Wednesday, November 16, 2011

Critical!: Go Westerly - Why You Should Want It! Part 3

Hey folks, this post is all about Geoff chiming in on why he thinks you should pick up Critical!: Go Westerly!

As the co-creator of Critical!: Go Westerly, I thought it would be a good idea for me to weigh in on why I think the game is pretty darn spiffy. After noodling around, I've decided to talk about a feature of our little game that I think is pretty important for game enjoyment and playability.

3. Depth

For a rules-light, light-hearted fantasy game, Critical!: Go Westerly has quite a bit of depth to it. This is evident in two key places: The Rules and the World.

The Rules

The rules of the game are simple and straightforward. We've tried to explain them as clearly and concisely as possible, and we've tried to keep the clutter to a minimum so that people who have never played the game before--which, at this early stage, is pretty much everyone--can grasp the rules and start playing in, at most, 20 minutes.

Despite all that, we've managed to pack quite a lot into those rules that allow for character growth and development. You can easily make a character that fits one of the Traditional Fantasy Archetypes(TM), using them.

If you'd like to do something a bit different, though, that's totally fine. We once had a character who was a former pig farmer turned adventurer (complete with pig animal companion). Not only was this an easy character to make using our rules-set, but such a character was no less viable or valuable than any fighter or wizard you could name.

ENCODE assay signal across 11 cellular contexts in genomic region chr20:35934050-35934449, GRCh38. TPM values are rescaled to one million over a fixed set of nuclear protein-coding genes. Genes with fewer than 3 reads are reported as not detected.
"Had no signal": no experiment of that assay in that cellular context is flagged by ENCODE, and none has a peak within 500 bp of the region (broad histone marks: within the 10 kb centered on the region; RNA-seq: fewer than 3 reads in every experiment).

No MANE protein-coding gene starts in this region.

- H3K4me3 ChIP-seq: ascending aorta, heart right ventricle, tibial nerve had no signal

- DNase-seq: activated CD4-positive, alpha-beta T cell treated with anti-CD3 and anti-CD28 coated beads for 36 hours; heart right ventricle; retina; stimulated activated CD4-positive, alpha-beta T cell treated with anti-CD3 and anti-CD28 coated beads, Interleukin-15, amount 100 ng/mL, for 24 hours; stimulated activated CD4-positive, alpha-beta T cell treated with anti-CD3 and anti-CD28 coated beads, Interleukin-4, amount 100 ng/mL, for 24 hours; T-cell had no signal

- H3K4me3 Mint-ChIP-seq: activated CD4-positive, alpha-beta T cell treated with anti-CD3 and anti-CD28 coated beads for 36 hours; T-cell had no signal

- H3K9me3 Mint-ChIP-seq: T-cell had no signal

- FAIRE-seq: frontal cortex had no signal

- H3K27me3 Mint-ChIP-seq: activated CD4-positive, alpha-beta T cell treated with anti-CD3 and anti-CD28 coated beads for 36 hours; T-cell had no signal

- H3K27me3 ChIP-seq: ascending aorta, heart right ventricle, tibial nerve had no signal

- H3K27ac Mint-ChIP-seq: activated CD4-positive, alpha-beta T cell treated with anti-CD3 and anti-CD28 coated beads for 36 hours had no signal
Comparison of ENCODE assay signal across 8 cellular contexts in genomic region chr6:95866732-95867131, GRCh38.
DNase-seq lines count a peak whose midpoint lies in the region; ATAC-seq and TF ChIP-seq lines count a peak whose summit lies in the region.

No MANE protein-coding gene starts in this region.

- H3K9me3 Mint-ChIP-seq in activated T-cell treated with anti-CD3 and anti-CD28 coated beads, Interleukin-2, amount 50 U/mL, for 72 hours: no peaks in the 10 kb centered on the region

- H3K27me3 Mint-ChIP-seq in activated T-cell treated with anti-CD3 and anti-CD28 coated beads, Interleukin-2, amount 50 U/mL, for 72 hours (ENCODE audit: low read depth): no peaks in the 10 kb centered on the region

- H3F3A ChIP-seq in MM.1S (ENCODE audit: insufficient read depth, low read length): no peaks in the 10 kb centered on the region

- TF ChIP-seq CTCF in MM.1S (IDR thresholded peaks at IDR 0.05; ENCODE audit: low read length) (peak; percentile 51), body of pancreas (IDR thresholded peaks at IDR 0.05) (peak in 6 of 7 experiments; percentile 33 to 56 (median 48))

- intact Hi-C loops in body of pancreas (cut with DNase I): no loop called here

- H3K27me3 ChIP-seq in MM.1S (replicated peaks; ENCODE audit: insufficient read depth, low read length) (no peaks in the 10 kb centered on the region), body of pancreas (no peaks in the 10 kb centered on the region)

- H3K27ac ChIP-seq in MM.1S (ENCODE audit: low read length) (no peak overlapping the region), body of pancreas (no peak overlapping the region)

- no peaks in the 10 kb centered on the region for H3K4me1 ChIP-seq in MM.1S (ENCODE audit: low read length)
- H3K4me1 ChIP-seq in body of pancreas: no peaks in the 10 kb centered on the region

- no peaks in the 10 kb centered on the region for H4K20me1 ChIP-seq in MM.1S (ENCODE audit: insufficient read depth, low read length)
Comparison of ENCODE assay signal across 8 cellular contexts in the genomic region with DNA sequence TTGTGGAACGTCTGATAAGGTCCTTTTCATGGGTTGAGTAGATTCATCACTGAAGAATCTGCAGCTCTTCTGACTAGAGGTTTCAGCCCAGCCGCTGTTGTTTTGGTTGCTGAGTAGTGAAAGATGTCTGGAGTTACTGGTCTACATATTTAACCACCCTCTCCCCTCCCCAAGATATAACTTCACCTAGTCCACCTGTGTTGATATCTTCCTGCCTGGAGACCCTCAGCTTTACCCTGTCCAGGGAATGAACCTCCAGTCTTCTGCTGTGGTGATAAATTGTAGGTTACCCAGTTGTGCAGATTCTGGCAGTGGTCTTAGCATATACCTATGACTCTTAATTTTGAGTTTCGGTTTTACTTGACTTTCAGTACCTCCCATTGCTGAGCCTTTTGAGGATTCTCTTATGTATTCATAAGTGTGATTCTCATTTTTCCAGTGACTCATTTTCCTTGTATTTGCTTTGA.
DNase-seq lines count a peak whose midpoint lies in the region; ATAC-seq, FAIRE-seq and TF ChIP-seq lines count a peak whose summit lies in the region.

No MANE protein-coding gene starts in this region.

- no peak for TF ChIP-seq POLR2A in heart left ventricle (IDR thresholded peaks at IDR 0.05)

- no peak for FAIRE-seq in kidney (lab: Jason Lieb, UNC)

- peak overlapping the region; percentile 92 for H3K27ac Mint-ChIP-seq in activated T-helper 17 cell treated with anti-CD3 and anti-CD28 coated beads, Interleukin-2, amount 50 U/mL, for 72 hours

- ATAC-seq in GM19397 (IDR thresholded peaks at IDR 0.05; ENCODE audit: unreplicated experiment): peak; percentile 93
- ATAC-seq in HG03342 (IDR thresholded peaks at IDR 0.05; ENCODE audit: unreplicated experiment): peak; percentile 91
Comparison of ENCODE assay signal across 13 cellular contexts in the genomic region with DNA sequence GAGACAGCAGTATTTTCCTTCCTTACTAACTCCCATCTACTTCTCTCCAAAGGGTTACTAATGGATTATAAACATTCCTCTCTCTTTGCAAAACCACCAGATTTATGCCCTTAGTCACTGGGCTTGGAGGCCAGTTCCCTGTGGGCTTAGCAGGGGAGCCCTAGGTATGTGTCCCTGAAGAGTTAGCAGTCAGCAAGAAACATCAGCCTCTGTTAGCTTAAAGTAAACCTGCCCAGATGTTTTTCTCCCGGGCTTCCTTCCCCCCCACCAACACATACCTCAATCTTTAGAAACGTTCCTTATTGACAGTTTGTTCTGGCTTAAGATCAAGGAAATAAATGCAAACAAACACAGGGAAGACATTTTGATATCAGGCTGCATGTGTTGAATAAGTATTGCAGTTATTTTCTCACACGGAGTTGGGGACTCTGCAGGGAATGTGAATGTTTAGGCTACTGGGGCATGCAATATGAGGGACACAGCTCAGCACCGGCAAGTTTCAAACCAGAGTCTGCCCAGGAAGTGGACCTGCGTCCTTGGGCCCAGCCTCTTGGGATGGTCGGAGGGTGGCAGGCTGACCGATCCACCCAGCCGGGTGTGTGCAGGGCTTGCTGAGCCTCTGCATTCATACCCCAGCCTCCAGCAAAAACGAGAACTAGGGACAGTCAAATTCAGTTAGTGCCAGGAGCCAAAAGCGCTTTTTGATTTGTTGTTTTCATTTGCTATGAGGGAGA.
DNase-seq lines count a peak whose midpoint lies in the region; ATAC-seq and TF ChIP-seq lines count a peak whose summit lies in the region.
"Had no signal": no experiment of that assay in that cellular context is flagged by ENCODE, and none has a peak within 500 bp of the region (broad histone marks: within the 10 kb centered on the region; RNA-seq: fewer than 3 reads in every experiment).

The rules also allow for character growth and change. The game can obviously be played as a one-shot, but we also wanted there to be rules to allow for campaign play. The Bartender has an easy way to make tougher monsters, along with a formula that scales Gold rewards to match. The players have the ability to improve their characters' stats and skills in a simple and unique way (hint: It involves them describing a training montage).

The World

One of the things that Jonathan and I tried very hard to do was to make a game world that was funny and light without being goofy. That's a very hard line to walk, and we did it by making sure that, as much of a parody and a send-up as this game can be, it's also a real, functioning world with its own internally consistent logic.

On some level, the workings of the world are pretty complicated and realistic. You've got your succession wars and political strife, nefarious trade guilds, and monster-filled mountains. That's all good stuff, the fodder of hundreds of fantasy campaigns throughout the years.

In the Kingdom of Westerly, the succession war is about two kids named Gwendolyn and the ownership of a cooking school, the political strife comes from several factions who all want to secede, but can't decide how best to do it, the nefarious trade guild is also the one that deals in peat moss, and the monsters in the mountains are arranged, by Divine Decree, by height order, so that new adventurers have a fighting chance. Silly from an outsider's perspective, but serious for the people of Westerly, and with enough depth to provide the fodder for many, many adventures.

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